• US drilling rigs targeting oil and natural gas increased by five to 1,913 this week, according to Baker Hughes Inc. Oil rigs gained one to 1,589, gas rigs rose five to 321. The total has surged from 1,757 in January. (8/16)
  • North Dakota officials are considering requiring oil and gas companies to stabilize crude before it is loaded onto trains. Stabilization—a process by which the vapor pressure of crude oil is lowered, making it less volatile—is common in similar shale plays like the Eagle Ford Shale. (8/16)
  • Russian gas: A report Wednesday from Russia’s National Energy Security Fund finds gas production from EU member states declines 43 percent over the next 12 years when compared with 2013 levels. It says the EU currently is able to meet only 35 percent of its domestic demand for gas and has few export partners outside Russia. (8/13)
  • Russian gas pipeline: Vladimir Putin’s dream of a new pipeline to deliver gas to the European Union without passing through Ukraine is fading amid escalating tit-for-tat economic sanctions. The $46 billion South Stream project, spearheaded by OAO Gazprom, is on hold and will probably remain in limbo for years as Russia continues to foment armed conflict in eastern Ukraine and the EU retaliates with bans. (8/15)
  • India ranks among the top energy consumers in the world, with demand increasing at a double-digit rate. India’s dependence on imported fossil fuels rose to 38 percent in 2012, despite the country having significant domestic fossil fuel resources. Demand for natural gas is expected to more than double by the beginning of the next decade. (8/15)
  • Poland: British energy company 3Leg Resources said efforts to bring Polish shale natural gas into production are going “very smoothly.” The company said it put a well in the Lublewo research area into a test phase to determine its potential to produce natural gas following a successful hydraulic fracturing program; they claim the well is a milestone for the exploration program in Poland. (8/16)
  • Fracking the UK? Greenpeace said a British survey showing public support for hydraulic fracturing is biased because the industry itself was behind the assessment. Research group Populus conducted a survey for U.K. Onshore Oil and Gas that found more than half of the 4,000 people it surveyed expressed support for hydraulic fracturing in the country. (8/11)
  • Pennsylvania went from producing 1 billion cubic meters of natural gas in 2008 to over 150 BCM in only six years. Just for perspective, 150 BCM is more than the entire annual use of the UK and Germany combined.  Pennsylvania’s track record with the results of water quality testing near fracked gas wells should be of interest to those in the UK. (8/11)
  • Colorado fracking: Having avoided an election filled with competing initiatives that were guaranteed to displease about half of the electorate, regardless of the outcome, Colorado Governor John Hickenlooper recently created a task force to forge a path that accommodates activist concerns while ensuring that the state’s strong energy history continues. (8/15)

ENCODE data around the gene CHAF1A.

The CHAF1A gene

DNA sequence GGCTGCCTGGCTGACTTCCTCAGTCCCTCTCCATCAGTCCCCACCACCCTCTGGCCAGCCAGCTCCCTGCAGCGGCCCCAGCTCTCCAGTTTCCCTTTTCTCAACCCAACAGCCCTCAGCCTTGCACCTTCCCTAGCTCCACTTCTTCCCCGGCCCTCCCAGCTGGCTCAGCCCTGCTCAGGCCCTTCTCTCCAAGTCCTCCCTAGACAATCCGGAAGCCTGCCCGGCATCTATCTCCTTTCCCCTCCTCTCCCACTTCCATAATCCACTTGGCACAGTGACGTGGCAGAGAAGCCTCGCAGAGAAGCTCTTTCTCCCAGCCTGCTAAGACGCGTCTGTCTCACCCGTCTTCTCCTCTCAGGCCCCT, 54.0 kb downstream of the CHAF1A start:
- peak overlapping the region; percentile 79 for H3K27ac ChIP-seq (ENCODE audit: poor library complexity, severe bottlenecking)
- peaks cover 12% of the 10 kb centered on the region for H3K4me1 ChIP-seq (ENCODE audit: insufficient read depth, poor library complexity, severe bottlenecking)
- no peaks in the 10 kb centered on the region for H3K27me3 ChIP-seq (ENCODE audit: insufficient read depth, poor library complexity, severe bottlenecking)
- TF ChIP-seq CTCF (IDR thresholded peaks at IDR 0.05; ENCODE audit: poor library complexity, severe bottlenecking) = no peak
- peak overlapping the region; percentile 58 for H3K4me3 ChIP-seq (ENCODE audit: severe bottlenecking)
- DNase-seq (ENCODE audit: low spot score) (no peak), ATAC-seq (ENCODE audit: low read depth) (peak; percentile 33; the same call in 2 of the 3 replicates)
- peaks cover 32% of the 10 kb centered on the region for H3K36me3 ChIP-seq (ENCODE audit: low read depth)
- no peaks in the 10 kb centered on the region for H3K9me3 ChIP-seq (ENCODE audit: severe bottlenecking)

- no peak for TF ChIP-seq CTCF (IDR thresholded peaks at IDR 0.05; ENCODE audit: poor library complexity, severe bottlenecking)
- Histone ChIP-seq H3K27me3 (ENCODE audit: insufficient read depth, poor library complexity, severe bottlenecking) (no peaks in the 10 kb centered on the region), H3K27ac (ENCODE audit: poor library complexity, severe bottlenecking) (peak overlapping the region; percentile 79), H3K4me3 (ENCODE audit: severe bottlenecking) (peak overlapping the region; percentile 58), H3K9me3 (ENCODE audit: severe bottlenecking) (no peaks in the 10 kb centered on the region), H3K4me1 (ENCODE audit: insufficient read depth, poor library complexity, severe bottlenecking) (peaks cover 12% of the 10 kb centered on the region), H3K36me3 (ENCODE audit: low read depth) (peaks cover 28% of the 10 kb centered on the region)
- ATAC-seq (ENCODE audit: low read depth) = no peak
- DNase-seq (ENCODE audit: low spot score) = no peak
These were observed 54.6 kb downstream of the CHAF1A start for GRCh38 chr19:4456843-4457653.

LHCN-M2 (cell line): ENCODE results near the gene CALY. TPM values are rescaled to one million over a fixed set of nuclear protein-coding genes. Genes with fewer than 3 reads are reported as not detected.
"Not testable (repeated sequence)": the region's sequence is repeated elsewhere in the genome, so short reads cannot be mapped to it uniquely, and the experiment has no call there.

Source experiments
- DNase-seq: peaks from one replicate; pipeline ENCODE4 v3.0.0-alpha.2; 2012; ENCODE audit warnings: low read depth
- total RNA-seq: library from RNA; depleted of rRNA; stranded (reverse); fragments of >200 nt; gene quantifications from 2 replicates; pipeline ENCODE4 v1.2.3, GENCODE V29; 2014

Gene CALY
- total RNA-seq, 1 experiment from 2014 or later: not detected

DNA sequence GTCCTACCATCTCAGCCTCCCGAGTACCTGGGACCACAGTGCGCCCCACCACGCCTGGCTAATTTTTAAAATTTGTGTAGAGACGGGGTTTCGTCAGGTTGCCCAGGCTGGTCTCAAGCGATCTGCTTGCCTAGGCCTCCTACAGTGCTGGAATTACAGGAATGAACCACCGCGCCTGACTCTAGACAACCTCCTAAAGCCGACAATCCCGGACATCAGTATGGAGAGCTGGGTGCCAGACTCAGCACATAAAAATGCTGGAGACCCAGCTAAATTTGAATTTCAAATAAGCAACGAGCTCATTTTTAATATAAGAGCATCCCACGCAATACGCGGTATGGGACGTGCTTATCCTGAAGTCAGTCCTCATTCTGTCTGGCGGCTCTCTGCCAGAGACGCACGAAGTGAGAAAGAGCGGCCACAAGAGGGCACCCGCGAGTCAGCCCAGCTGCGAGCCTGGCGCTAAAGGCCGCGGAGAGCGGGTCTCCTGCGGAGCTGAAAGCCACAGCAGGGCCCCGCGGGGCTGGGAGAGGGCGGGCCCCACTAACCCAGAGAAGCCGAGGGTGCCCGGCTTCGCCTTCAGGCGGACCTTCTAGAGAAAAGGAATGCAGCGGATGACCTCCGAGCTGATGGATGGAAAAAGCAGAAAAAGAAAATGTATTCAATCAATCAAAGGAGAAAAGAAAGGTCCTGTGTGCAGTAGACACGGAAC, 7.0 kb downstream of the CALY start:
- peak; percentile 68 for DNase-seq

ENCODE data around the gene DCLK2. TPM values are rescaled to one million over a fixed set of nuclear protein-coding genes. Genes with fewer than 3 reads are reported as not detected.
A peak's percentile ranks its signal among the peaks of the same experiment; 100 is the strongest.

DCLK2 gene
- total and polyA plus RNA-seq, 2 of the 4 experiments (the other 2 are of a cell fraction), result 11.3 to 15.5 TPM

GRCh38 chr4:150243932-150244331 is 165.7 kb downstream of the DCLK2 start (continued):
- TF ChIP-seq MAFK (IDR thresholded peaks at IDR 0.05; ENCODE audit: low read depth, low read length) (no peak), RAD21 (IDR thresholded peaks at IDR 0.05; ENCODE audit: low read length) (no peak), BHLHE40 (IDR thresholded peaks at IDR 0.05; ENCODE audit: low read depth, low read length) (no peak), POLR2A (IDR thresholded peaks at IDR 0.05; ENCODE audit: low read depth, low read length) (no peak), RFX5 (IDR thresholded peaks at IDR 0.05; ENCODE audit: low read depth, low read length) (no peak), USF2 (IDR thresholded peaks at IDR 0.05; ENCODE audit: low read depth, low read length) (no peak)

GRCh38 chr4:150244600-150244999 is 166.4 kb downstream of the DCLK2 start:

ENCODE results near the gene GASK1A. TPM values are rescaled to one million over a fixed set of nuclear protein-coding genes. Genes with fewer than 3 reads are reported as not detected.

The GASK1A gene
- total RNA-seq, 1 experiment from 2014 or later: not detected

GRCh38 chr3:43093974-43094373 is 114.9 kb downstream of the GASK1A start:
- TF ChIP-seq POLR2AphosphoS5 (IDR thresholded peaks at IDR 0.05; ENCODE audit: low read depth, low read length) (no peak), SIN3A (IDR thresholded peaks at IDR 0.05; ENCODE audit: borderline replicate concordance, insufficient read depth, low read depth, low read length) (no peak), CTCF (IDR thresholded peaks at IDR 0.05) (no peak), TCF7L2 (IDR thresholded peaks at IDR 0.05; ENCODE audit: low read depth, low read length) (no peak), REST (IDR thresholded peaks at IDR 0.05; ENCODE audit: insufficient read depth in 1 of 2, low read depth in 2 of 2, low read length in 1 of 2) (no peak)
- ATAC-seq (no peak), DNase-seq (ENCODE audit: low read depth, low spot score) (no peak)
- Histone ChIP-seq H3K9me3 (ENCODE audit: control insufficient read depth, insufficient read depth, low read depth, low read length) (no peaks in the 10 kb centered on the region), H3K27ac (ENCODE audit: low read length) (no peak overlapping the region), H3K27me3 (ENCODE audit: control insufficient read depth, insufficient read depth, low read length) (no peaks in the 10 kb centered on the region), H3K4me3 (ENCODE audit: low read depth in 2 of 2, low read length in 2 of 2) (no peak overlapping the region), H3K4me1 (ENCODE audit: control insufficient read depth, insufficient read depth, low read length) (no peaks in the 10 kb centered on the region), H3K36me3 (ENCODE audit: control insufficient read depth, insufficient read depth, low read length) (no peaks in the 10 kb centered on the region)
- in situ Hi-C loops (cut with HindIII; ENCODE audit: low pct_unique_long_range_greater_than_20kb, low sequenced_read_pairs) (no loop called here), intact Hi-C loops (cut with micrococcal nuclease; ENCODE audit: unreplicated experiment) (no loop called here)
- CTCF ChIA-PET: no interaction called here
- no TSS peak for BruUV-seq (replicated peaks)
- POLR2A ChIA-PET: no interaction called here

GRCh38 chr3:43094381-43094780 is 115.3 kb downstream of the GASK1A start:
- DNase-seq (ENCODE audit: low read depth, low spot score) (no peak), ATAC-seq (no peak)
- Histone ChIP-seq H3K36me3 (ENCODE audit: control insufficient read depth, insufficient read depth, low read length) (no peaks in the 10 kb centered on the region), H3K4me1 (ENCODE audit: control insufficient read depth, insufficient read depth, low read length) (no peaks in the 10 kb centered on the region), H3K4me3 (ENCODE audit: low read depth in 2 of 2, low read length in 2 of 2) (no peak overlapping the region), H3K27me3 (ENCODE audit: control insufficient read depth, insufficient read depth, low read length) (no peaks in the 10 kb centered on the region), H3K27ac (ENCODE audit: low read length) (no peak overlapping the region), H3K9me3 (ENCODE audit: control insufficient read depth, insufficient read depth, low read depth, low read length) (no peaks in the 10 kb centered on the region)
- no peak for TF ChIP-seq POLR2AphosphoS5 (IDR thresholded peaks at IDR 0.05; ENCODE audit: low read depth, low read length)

• In North Dakota, the Three Affiliated Tribes notified oil drillers late last week of a fee plan which would require companies that flare natural gas to pay royalties beginning a month after a well has been drilled. Oil production on the Fort Berthoud Reservation accounts for about a third of the state’s oil production. Building infrastructure to capture and ship natural gas that is co-produced with oil hasn’t kept pace with oil drilling.  (8/11)
  • Shell said it plans to leave the Pinedale and Haynesville dry gas plays while adding acreage in the Marcellus and Utica shales in Pennsylvania, continuing its strategy of divesting large US natural gas assets in some plays, while adding assets in other plays to its portfolio. (8/15)
  • Nuclear: EDF Energy, the British subsidiary of the French state-controlled utility, said on Monday that it was shutting down three nuclear reactors and that a reactor with a fault has been shut down since June would remain so. The facilities, which are being investigated as a precaution, generate nearly a quarter of nuclear capacity in Britain. (8/11)
  • Wind: The U.S. government said it outlined three areas off the coast of North Carolina as potential sites for commercial wind energy development. The Bureau of Ocean Energy Management said more than 307,000 acres off the coast could be developed for wind energy. So far, the agency has awarded five commercial wind energy leases for the Atlantic coast, though none of the projects are in service. (8/13)
  • Electric vehicles: The US DOE said it is investing more than $55 million on two dozen projects aimed at improving EVs. The initiative is part of a project launched in 2012 that aims to put plug-in electric vehicles on the same footing as fossil fuel-powered vehicles in terms of cost and convenience by 2022. (8/16)
  • The electric car era may land in 2017 when at least two battery-powered cars that can attain 200 miles of driving range and cost less than $40,000 enter the market. In addition to Tesla Motors’ forthcoming Model 3, a leading battery maker says it is preparing a pack for an electric car that is more than double that of most vehicles on the road today, but at a similar price. (8/11)
  • The US railroad industry has successfully shed labor costs by shifting to smaller and smaller operating crews. Now it’s on the verge of what was once an unthinkable: single-member crews, even on dangerous oil trains. A tentative agreement reached by BNSF Railway and the Transportation Division of the Sheet Metal, Air, Rail and Transportation union would allow a single engineer to operate most of the company’s routes. (8/11)
  • Central America drought: An unusually hot season and extended dry spells have brought drought to areas in eastern and western Guatemala and El Salvador, southern Honduras and northern and central Nicaragua, destroying swathes of bean and maize crops, the region’s staple foods, and putting pressure on subsistence farmers and food prices. (8/16)
  • Siberian craters: Two years ago NASA scientists warned that the fragile and rapidly changing Arctic region is home to large reservoirs of methane, a potent greenhouse gas. The three recently formed craters in Russia’s far north may be related.  Hot summers in 2012-13 may have helped thaw areas of permafrost, allow the ground to collapse and releasing the methane that had been trapped in the ground. (8/11)
  • Antarctica glaciers melting because of global warming may push up sea levels faster than previously believed, potentially threatening megacities including New York and Shanghai, researchers in Germany said. Antarctica’s ice discharge may raise sea levels as much as 37 centimeters (14.6 inches) this century if the output of greenhouse gases continues to grow. (8/15)